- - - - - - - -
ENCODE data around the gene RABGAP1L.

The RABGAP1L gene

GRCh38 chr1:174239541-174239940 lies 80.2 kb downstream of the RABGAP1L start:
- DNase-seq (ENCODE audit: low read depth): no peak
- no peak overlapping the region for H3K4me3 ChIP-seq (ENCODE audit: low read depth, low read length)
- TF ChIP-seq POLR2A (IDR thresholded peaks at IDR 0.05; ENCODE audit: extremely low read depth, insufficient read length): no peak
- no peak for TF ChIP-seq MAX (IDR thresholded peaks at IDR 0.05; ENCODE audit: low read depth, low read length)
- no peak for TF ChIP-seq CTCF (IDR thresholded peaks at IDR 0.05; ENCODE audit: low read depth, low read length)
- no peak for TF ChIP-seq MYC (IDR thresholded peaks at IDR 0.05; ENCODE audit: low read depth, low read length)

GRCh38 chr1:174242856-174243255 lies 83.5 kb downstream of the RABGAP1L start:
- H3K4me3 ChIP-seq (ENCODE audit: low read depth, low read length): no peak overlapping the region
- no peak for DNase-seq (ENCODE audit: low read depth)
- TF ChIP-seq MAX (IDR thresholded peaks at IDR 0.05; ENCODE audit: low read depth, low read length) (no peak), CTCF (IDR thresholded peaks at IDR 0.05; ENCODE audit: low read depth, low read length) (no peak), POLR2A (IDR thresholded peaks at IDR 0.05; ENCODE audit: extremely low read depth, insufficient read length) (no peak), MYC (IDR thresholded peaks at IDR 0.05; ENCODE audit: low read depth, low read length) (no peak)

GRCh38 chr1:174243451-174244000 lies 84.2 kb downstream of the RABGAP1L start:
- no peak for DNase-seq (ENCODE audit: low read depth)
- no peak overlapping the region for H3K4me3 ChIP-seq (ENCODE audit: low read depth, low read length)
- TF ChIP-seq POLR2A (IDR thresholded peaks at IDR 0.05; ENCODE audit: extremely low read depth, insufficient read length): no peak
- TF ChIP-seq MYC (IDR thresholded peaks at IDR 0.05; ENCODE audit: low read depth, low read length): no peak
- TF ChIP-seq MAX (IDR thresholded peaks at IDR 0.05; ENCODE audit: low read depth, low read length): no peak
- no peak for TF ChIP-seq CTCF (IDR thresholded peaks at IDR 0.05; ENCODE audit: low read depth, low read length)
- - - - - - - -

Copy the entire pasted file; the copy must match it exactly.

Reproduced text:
ENCODE data around the gene RABGAP1L.

The RABGAP1L gene

GRCh38 chr1:174239541-174239940 lies 80.2 kb downstream of the RABGAP1L start:
- DNase-seq (ENCODE audit: low read depth): no peak
- no peak overlapping the region for H3K4me3 ChIP-seq (ENCODE audit: low read depth, low read length)
- TF ChIP-seq POLR2A (IDR thresholded peaks at IDR 0.05; ENCODE audit: extremely low read depth, insufficient read length): no peak
- no peak for TF ChIP-seq MAX (IDR thresholded peaks at IDR 0.05; ENCODE audit: low read depth, low read length)
- no peak for TF ChIP-seq CTCF (IDR thresholded peaks at IDR 0.05; ENCODE audit: low read depth, low read length)
- no peak for TF ChIP-seq MYC (IDR thresholded peaks at IDR 0.05; ENCODE audit: low read depth, low read length)

GRCh38 chr1:174242856-174243255 lies 83.5 kb downstream of the RABGAP1L start:
- H3K4me3 ChIP-seq (ENCODE audit: low read depth, low read length): no peak overlapping the region
- no peak for DNase-seq (ENCODE audit: low read depth)
- TF ChIP-seq MAX (IDR thresholded peaks at IDR 0.05; ENCODE audit: low read depth, low read length) (no peak), CTCF (IDR thresholded peaks at IDR 0.05; ENCODE audit: low read depth, low read length) (no peak), POLR2A (IDR thresholded peaks at IDR 0.05; ENCODE audit: extremely low read depth, insufficient read length) (no peak), MYC (IDR thresholded peaks at IDR 0.05; ENCODE audit: low read depth, low read length) (no peak)

GRCh38 chr1:174243451-174244000 lies 84.2 kb downstream of the RABGAP1L start:
- no peak for DNase-seq (ENCODE audit: low read depth)
- no peak overlapping the region for H3K4me3 ChIP-seq (ENCODE audit: low read depth, low read length)
- TF ChIP-seq POLR2A (IDR thresholded peaks at IDR 0.05; ENCODE audit: extremely low read depth, insufficient read length): no peak
- TF ChIP-seq MYC (IDR thresholded peaks at IDR 0.05; ENCODE audit: low read depth, low read length): no peak
- TF ChIP-seq MAX (IDR thresholded peaks at IDR 0.05; ENCODE audit: low read depth, low read length): no peak
- no peak for TF ChIP-seq CTCF (IDR thresholded peaks at IDR 0.05; ENCODE audit: low read depth, low read length)